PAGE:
opportunity cost

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opportunity cost

n. Economics
The net value or utility of the most desirable alternative to a projected course of action.

opportunity cost

n
(Economics) economics the benefit that could have been gained from an alternative use of the same resource

opportunity cost

The benefit that is sacrificed by choosing one course of action rather than the next best alternative, e.g. the opportunity cost sacrificed in building a road might be use of the land for farming.
ThesaurusAntonymsRelated WordsSynonymsLegend:
Noun1.opportunity cost - cost in terms of foregoing alternatives
cost - the total spent for goods or services including money and time and labor
capital cost, cost of capital - the opportunity cost of the funds employed as the result of an investment decision; the rate of return that a business could earn if it chose another investment with equivalent risk
carrying cost, carrying charge - the opportunity cost of unproductive assets; the expense incurred by ownership
References in periodicals archive ?
CairoAaAaAeA{Es Naeem Brokerage stated, AaAaAeA{AaAaAeA While we expect a market-wide corr as an immediate reaction to the increased opportunity cost of capital, the impact should be felt more on companies that are excessively leveraged.
As the global opportunity cost of capital rises alongside US Treasury yields, and as the dollar surges simultaneously, investors once again will fear another exodus of capital from EM.
Formula above should not, and we can state cannot constitute a distraction; namely, internal rate of return is not opportunity cost of capital in disguise, because these two notions are individuated, to the effect that (3):
During the time interval [M, T], the retailer should bear the opportunity cost of capital for the item in stock, which is due to the cash payment at the end of credit period M.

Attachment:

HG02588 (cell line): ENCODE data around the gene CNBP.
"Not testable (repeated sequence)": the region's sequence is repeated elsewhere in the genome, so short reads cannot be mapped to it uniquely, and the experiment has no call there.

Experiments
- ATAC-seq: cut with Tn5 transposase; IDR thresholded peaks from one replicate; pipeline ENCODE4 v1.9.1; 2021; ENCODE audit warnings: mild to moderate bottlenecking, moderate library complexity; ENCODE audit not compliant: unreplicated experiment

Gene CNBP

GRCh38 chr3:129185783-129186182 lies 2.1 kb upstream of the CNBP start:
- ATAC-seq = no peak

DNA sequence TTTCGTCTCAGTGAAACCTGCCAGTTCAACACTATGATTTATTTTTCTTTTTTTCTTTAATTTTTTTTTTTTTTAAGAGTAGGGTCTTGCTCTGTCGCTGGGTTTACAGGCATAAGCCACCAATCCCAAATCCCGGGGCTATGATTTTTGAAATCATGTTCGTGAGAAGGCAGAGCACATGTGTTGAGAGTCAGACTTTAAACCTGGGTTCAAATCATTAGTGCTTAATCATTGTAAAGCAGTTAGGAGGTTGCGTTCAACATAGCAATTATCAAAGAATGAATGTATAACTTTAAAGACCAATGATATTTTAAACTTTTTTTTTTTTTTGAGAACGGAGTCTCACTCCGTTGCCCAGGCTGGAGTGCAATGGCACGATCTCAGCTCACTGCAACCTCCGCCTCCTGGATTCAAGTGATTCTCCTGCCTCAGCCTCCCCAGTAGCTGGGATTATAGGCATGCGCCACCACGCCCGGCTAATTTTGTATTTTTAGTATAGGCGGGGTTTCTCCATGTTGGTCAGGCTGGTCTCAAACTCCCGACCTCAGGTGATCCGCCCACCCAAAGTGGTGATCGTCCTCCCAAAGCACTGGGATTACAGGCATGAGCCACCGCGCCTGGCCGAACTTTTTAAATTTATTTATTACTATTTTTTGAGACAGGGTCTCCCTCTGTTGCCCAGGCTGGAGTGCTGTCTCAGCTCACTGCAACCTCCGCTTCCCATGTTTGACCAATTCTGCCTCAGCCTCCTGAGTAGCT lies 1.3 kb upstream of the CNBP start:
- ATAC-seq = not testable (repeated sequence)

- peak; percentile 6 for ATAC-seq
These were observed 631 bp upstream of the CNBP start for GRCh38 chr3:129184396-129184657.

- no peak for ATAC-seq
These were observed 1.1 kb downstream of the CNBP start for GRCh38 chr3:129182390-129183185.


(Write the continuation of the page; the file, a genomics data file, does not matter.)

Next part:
In the spot market, you'd have to "pay for storage, transportation, insurance, opportunity cost of capital, etc.
LIBOR essentially represents the opportunity cost of capital -- capital in the Western definition -- for a select panel of banks.
Since strategy fundamentally involves making choices to allocate limited organisational resources one way rather than another, the notion of the opportunity cost of capital must form an essential basis for business strategy formulation.
The notion of the opportunity cost of capital is widely accepted within economics, although, as we discuss below, the methods used to estimate its value are contested.
Roden and Manuel (2012) argue that financial managers should include the cost of permanent current liabilities as a component in calculating the opportunity cost of capital.
This makes it profitable for companies to store the commodity and "enter into contracts to sell futures contracts on the commodity, even after accounting for storage costs and opportunity cost of capital (i.
for government or corporate bonds) represent the opportunity cost of capital, and that cost should not influence government investment.
We are developing some evaluations of the opportunity cost of capital for investors of venture capital firms (limited partners, LP) and entrepreneurs.

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